• 5. 1172 The International Journal of Tuberculosis and Lung DiseaseDISCUSSION These wide differences in monitoring practices may reflect the fact that there is no EU or internationalOur survey of TB risk awareness and screening is consensus recommendation on whether or how oftenthe first to be reported for EU prescribers of anti- to conduct TB re-testing.19TNF-agents. Our study results provide a snapshot of This study had several limitations. First, TB screen-physicians’ awareness of latent TB reactivation risk ing performance was based on physician self-report.and reported TB screening practices for patients A number of factors, including social desirability andwith chronic inflammatory diseases being considered deficits in recall, may have affected the accuracy offor anti-TNF treatment. The vast majority of physi- these responses. Second, we limited recruitment tocian respondents reported being aware of the risk of high-volume prescribers of anti-TNF agents. This ap-reactivation of LTBI in patients taking anti-TNF proach increased sampling efficiency but may haveagents. Most physicians reported utilizing guidelines introduced some selection bias. Third, we did not de-—typically national guidelines—for conducting TB termine whether prescribers who reported not per-screening tests prior to prescribing anti-TNF agents. forming TB re-testing had referred their anti-TNF pa-Consistent with this, reported rates of TB screening tients to pulmonary specialists for such testing.ranged from 73% (gastroenterologists in G5 coun-tries) to 92% (rheumatologists in non-G5 countries). CONCLUSION Study results revealed room for improvement inclinical practice across EU countries. About one in Receipt of anti-TNF safety information was associ-every 10 anti-TNF prescribers reported not follow- ated with higher prescriber awareness of the risk ofing any guideline for pre-treatment TB screening, and LTBI with anti-TNF agents as well as an increasedbetween 8% and 27% of physicians reported not likelihood of performing TB screening. These findingsscreening their patients for TB.11,26 suggest that the provision of pertinent educational ma- We found that rheumatologists and gastroenterol- terials can be an effective component of a risk mini-ogists were at least twice as likely as dermatologists mization strategy to promote TB screening amongto screen potential anti-TNF users for LTBI; likewise, anti-TNF prescribers. Physicians who prescribe anti-physicians in G5 countries were twice as likely to TNFs, particularly those in non-G5 countries, mayscreen for TB as those in non-G5 countries. Physi- benefit from additional interventions that prompt andcians who reported being aware of the risk of TB re- support them to conduct TB screening and monitor-activation in patients on anti-TNF agents were ap- ing.30–34 To improve the effectiveness of risk minimi-proximately twice as likely to screen patients as those zation efforts in this area, further studies are neededwho were unaware of or did not adhere to any guide- to understand and overcome barriers that constrainlines. This finding underscores the value of providing knowledge transfer and behavior change in prescrib-TB risk-related educational materials to prescribers. ers of anti-TNF agents.The positive linear relationship between the numberof anti-TNF agents for which physicians had received Acknowledgementssafety-related educational materials and the likeli- The authors thank R Hoffman, B Paperiello and S Williamson forhood of TB screening supports the learning concept input in the survey design and study implementation, and C Hof-that the repeated receipt of reinforcing information mann for editorial assistance. Funding for this study was providedfrom multiple sources can promote desired behav- by Abbott Laboratories. MS and LM are full-time employees of Ab- bott Laboratories. BA of Psyma International Inc (King of Prussia,ioral change among physicians. PA, USA) and TE were paid as consultants by Abbott Laboratories. A significant predictor of physician TB screeningwas G5 country status. LTBI is much more prevalentin non-G5 areas. TB incidence has increased in Europe Referencesover the past two decades, from 37 cases per 100 000 1 Lin J, Ziring D, Desai S, et al. TNF-alpha blockade in humanpopulation in 1990 to 49/100 000 in 2007.27 The TB diseases: an overview of efficacy and safety. Clin Immunolburden is relatively low in G5 countries (a low of 2008; 126: 13–30.5 cases/100 000 in Germany) compared to non-G5 2 Gardam M A, Keystone E C, Menzies R, et al. Anti-tumournations (e.g., 128/100 000 in Romania). Prior studies necrosis factor agents and tuberculosis risk: mechanisms of ac- tion and clinical management. Lancet Infect Dis 2003; 3: 148–of TB screening practices in the general population 155.have also found that screening rates are lower among 3 Wallis R S, Broder M S, Wong J Y, et al. Granulomatous infec-physicians in less industrialized nations.28,29 tious diseases associated with tumor necrosis factor antago- TB re-testing rates were approximately one in ev- nists. Clin Infect Dis 2004; 38: 1261–1265.ery three patients for gastroenterologists and non-G5 4 Keane J, Gershon S, Wise R P, et al. Tuberculosis associated with infliximab, a tumor necrosis factor alpha-neutralizingdermatologists, one in every two patients for all rheu- agent. N Engl J Med 2001; 345: 1098–1104.matologists, and two in every three for G5 dermatol- 5 Bongartz T, Sutton A J, Sweeting M J, et al. Anti-TNF antibodyogists. When re-testing was conducted, the average therapy in rheumatoid arthritis and the risk of serious infec-interval between tests was 20 months (range 14–27). tions and malignancies: systematic review and meta-analysis of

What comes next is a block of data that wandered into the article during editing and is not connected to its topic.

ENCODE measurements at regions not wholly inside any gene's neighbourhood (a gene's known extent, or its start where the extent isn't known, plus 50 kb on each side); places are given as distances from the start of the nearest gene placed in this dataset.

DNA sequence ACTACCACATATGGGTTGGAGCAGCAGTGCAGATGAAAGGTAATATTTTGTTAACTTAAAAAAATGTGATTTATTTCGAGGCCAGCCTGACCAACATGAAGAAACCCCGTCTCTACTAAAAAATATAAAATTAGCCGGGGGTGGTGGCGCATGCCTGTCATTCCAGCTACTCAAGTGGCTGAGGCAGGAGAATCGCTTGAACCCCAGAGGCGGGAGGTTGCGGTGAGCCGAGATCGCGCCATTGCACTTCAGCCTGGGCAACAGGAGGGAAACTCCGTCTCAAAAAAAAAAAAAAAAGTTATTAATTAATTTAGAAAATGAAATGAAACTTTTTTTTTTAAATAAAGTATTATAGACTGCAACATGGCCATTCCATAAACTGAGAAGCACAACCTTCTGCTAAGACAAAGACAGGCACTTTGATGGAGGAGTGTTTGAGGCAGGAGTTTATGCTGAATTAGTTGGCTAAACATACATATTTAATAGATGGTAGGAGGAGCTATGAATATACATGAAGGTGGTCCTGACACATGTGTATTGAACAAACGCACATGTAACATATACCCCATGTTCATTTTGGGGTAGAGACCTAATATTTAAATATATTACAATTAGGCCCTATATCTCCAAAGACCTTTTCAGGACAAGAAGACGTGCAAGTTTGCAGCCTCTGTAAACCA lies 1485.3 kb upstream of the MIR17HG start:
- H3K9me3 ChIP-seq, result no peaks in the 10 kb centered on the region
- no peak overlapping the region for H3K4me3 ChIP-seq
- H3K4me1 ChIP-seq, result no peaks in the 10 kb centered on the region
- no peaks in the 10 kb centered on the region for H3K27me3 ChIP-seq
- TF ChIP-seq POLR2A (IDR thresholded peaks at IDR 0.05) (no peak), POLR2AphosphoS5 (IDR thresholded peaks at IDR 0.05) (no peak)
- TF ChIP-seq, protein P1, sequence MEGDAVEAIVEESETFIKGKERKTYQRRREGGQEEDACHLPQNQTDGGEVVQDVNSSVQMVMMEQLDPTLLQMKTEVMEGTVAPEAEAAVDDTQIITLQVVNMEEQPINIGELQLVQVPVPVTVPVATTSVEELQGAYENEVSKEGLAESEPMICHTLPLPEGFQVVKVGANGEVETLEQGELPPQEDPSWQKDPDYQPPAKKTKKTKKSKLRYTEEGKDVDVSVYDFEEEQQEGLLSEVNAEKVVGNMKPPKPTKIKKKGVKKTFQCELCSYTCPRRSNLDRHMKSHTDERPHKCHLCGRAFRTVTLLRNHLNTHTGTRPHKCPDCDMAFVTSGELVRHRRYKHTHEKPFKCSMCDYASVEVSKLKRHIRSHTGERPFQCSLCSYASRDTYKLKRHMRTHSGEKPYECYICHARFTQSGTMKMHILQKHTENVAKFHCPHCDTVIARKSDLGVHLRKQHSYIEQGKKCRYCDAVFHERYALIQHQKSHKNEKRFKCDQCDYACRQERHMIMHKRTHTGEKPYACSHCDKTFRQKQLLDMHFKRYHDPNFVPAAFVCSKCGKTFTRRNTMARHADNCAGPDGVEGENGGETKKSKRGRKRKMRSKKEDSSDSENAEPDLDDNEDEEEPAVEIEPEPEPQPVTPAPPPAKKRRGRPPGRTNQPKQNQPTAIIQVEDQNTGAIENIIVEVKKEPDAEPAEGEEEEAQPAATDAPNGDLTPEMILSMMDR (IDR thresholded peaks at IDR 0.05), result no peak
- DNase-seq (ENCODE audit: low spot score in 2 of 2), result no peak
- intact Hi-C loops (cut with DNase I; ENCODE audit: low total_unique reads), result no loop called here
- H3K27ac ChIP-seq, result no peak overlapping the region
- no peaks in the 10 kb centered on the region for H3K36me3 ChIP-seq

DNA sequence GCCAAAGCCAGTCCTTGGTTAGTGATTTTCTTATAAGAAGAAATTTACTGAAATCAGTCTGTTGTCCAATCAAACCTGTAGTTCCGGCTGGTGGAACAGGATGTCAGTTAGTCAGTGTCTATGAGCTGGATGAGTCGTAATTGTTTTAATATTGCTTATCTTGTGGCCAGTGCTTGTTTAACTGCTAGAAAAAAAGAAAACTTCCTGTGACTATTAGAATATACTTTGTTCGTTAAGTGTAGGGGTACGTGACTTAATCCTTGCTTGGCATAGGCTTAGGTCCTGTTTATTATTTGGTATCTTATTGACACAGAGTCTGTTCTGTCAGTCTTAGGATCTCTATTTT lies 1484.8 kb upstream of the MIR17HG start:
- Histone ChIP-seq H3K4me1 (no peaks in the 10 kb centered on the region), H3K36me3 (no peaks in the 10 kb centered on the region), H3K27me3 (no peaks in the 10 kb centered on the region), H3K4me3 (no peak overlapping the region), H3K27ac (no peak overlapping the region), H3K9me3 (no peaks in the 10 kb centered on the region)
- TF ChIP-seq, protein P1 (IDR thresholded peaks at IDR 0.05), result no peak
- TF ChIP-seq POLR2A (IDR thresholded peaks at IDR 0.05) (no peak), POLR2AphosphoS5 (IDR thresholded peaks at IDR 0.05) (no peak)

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  • 7. Tuberculosis screening by anti-TNF prescribers i RÉSUMÉC O N T E X T E : Des bureaux des médecins et des contextes les rhumatologues dans les pays non-G5. Des facteurshospitaliers dans 24 pays de l’Union Européenne. prédictifs du dépistage de la TB comportent une spécialitéO B J E C T I F S : Evaluer le degré de prise de conscience du de rhumatologie ou de gastroentérologie, une meilleurerisque de tuberculose (TB), les performances du dépi- conscience du risque que représente la réactivation de lastage de la TB et les facteurs qui permettent le dépistage TB, une meilleure adhésion aux directives des tests pourde la TB chez les prescripteurs des agents facteur de né- la TB, une charge plus importante de patients atteintscrose tumorale-alpha (TNF-α). d’une maladie grave, le fait de pratiquer dans un paysM É T H O D E S : En total, 915 prescripteurs (441 rhumato- avec une large industrialisation et un nombre plus grandlogues, 266 gastroentérologues et 208 dermatologues) d’agents anti-TNF pour lesquels des informations liéesd’agents anti-TNF ont participé à une enquête compor- au risque avaient été reçues.tant 41 données entre mars et mai 2010. On a mené des C O N C L U S I O N S : La plupart des médecins ont signaléanalyses multivariées pour identifier les facteurs prédic- être conscients du risque qui accompagne les traitementstifs du dépistage de la tuberculose (TB). anti-TNF en matière de réactivation d’une infection TBR É S U LTAT S : La réactivation de la TB a été identifiée latente. Les résultats suggèrent que la distribution depar ⩾88% des médecins comme effet indésirable associé documents éducatifs pertinents est une composante effi-à l’utilisation des anti-TNF. Le dépistage auto-rapporté ciente de la stratégie de minimisation du risque visant àde la TB a été de 73% chez les gastroentérologues dans promouvoir le dépistage de la TB par les prescripteursles cinq pays les plus industrialisés (G5) et de 92% chez de médicaments anti-TNF. RESUMENMARCO DE REFERENCIA: Se realizó un estudio en me- rólogos de los cinco países más industrializados (G5) ydios hospitalarios y en consultorios médicos de 24 países 92% por los reumatólogos de los demás países. Los fac-de la Unión Europea. tores que predijeron la práctica de la detección siste-O B J E T I V O S : Evaluar el conocimiento del riesgo de apa- mática de la TB fueron la especialidad en reumatologíarición de tuberculosis (TB), la práctica de la detección de o gastroenterología, un mejor conocimiento del riesgoesta enfermedad y los factores asociados con la realiza- de reactivación de la TB, un mayor cumplimiento de lasción de la investigación sistemática, por parte de quienes directrices sobre las pruebas diagnósticas de la TB, larecetan medicamentos antagonistas del factor de necro- atención a un mayor número de pacientes con enferme-sis tumoral alfa (TNF α). dad grave, la práctica en un país industrializado y la uti-M É T O D O S : Participaron en el estudio 915 médicos que lización de una mayor cantidad de medicamentos conrecetan medicamentos anti-TNF (441 reumatólogos, efecto anti-TNF, sobre los cuales se había recibido in-266 gastroenterólogos y 208 dermatólogos), los cuales formación relacionada con los riesgos.respondieron a un cuestionario con 41 elementos entre C O N C L U S I Ó N : La mayoría de los médicos afirmó po-marzo y mayo del 2010. Mediante análisis multifacto- seer conocimientos sobre el riesgo probable de reacti-riales se definieron los factores que permiten predecir la vación de una infección tuberculosa latente con la ad-práctica de la detección sistemática de la TB por parte ministración de tratamientos antagonistas del TNF.de estos profesionales. Estos resultados indican que la distribución de materialR E S U LTA D O S : En las tres especialidades, 88% y más de didáctico pertinente, constituye un componente eficazlos médicos reconocieron la reactivación de la TB como de una estrategia de disminución de riesgos, tendente auna de las reacciones adversas asociadas con el uso de fomentar la detección sistemática de la TB por parte delos medicamentos anti-TNF. La autonotificación de la los médicos que recetan medicamentos anti-TNF.detección osciló entre 73% por parte de los gastroente-